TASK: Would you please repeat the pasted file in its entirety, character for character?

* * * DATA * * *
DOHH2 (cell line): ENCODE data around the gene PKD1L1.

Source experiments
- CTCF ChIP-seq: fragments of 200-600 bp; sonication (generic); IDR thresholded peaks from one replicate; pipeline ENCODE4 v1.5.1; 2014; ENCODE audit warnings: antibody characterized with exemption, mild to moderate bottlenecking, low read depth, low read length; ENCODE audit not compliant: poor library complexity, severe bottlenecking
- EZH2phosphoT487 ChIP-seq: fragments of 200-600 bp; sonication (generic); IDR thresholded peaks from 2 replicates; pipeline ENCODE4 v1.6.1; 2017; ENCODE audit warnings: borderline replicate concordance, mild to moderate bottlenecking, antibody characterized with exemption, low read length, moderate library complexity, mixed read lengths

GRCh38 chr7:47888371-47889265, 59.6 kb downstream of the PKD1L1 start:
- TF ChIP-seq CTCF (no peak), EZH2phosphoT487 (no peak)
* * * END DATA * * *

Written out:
DOHH2 (cell line): ENCODE data around the gene PKD1L1.

Source experiments
- CTCF ChIP-seq: fragments of 200-600 bp; sonication (generic); IDR thresholded peaks from one replicate; pipeline ENCODE4 v1.5.1; 2014; ENCODE audit warnings: antibody characterized with exemption, mild to moderate bottlenecking, low read depth, low read length; ENCODE audit not compliant: poor library complexity, severe bottlenecking
- EZH2phosphoT487 ChIP-seq: fragments of 200-600 bp; sonication (generic); IDR thresholded peaks from 2 replicates; pipeline ENCODE4 v1.6.1; 2017; ENCODE audit warnings: borderline replicate concordance, mild to moderate bottlenecking, antibody characterized with exemption, low read length, moderate library complexity, mixed read lengths

GRCh38 chr7:47888371-47889265, 59.6 kb downstream of the PKD1L1 start:
- TF ChIP-seq CTCF (no peak), EZH2phosphoT487 (no peak)